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Michael Cheika implies English gamemanship choked Argentina

By Ian Cameron
A dejected Marcos Kremer - PA

Argentina head coach Michael Cheika has hinted that England’s street smarts were the root cause of Los Pumas’ failure fire in their disappointing 27-10 loss at the Stade Velodrome in Marseille.

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An experienced England side eked out a gusty victory in stifling conditions despite losing openside Tom Curry just 120 seconds into the game.

What transpired next was a mini-miracle in Marseille for Steve Borthwick’s embattled England. A cap-heavy 14-man England managed the game to within an inch of its life, with a George Ford magnum opus at flyhalf steering England to what in the end was a relatively comfortable – if improbable – win.

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Put simply: England schooled Los Pumas in the art of game management. A solemn Cheika, who fielded a press conference in England and Spanish, made it clear that England’s savvy stalling of the game was the key difference between the sides.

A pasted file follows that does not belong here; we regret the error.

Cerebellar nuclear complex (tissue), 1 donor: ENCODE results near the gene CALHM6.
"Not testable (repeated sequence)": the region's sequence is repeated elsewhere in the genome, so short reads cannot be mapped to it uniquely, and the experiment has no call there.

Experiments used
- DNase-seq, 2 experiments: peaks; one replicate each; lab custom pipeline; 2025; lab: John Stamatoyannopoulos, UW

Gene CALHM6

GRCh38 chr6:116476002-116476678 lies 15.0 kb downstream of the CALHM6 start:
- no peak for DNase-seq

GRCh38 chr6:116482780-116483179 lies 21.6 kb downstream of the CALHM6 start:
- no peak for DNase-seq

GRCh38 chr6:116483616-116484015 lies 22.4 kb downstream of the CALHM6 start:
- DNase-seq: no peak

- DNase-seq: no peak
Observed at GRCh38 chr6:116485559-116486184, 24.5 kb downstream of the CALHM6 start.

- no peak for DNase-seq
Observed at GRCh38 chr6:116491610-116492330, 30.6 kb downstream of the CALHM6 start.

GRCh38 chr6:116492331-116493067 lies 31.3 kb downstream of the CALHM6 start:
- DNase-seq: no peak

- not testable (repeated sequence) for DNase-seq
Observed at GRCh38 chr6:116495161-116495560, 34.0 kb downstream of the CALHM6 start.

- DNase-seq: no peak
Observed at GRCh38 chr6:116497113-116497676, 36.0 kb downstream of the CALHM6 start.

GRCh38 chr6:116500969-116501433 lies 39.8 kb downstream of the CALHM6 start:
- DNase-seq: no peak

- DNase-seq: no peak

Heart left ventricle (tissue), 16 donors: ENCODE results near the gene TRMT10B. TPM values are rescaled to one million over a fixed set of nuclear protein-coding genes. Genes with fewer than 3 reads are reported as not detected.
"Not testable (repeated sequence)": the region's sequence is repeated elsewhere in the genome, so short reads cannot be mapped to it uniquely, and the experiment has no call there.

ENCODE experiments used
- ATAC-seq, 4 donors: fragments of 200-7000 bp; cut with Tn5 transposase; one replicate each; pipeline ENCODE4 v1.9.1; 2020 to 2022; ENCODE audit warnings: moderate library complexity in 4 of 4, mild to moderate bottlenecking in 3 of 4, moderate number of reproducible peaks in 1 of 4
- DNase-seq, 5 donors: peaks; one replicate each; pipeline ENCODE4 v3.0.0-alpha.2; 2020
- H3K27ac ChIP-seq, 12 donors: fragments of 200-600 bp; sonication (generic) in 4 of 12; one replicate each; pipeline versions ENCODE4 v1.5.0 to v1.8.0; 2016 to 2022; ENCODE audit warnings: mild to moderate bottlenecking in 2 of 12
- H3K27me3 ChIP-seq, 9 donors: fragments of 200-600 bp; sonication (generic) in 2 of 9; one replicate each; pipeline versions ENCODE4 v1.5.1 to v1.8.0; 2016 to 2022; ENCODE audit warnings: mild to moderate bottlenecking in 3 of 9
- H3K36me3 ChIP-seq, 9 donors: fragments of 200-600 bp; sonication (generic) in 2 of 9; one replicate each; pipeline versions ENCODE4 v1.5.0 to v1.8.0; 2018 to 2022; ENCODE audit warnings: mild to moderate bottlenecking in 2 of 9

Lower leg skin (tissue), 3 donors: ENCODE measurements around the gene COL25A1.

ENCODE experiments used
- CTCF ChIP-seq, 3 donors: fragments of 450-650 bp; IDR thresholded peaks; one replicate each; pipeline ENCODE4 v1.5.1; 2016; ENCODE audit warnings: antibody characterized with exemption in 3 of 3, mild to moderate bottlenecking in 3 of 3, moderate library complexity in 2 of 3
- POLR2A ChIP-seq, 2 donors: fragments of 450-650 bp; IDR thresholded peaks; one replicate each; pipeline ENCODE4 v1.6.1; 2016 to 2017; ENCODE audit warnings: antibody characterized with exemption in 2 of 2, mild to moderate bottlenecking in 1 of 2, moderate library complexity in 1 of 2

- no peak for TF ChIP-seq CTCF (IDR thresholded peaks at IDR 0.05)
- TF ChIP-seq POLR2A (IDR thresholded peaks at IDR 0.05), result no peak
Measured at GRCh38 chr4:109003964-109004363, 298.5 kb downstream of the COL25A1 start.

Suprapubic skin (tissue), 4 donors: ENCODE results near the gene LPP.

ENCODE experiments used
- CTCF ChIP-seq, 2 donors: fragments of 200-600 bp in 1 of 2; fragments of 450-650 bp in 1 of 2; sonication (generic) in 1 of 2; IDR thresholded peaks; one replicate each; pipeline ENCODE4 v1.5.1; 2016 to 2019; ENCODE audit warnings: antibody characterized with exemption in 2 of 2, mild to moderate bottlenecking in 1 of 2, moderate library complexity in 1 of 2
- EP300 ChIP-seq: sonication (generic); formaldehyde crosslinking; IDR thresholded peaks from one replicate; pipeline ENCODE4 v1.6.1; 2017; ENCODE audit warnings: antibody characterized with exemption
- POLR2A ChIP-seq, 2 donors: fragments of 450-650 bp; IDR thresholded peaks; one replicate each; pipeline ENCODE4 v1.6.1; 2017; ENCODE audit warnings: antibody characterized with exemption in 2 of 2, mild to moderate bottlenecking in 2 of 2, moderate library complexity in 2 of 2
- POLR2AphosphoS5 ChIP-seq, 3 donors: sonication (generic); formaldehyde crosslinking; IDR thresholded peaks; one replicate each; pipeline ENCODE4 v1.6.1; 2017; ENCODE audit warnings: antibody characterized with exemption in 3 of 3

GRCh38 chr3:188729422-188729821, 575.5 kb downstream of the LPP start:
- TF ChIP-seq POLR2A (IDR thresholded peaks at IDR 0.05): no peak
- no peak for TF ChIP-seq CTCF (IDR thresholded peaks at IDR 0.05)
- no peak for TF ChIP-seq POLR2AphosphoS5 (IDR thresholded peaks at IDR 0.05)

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“Pretty much everything that could go wrong did go wrong. I think we let the play get too stop and start. England played the circumstances very well and full credit to them,” said Cheika. “There was almost no play. There were so many stoppages. The play we did get we didn’t master every well. That was by design by the other team. They did it very well. They put us in that corner.

“We’ll take what we need from it and get on with the next game.”

Cheika’s thoughts have now turned to their next clash in Pool D, a now must-win game against Samoa next Friday.

“The world is not over. We still have work to do to qualify. Our players will take a lot from this experience. We have many first-timers in World Cup games and they will take a lesson of how we need to be ready when the whistle blows.”

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Giant Argentina backrow Marcos Kremer didn’t sugarcoat what was a hugely disappointing night for his side.

“They were better than us in every way. In the set-piece they did very well. We may have been competitive but we couldn’t exploit our strengths. In all aspects of the game, they pushed further, they played the game they wanted to play.

“We couldn’t gel as we wanted, we couldn’t connect as we wanted.”

“What annoys us the most is that we didn’t play a bad game, but we wanted to do something different on-field and we couldn’t execute our game plan the way we wanted.”

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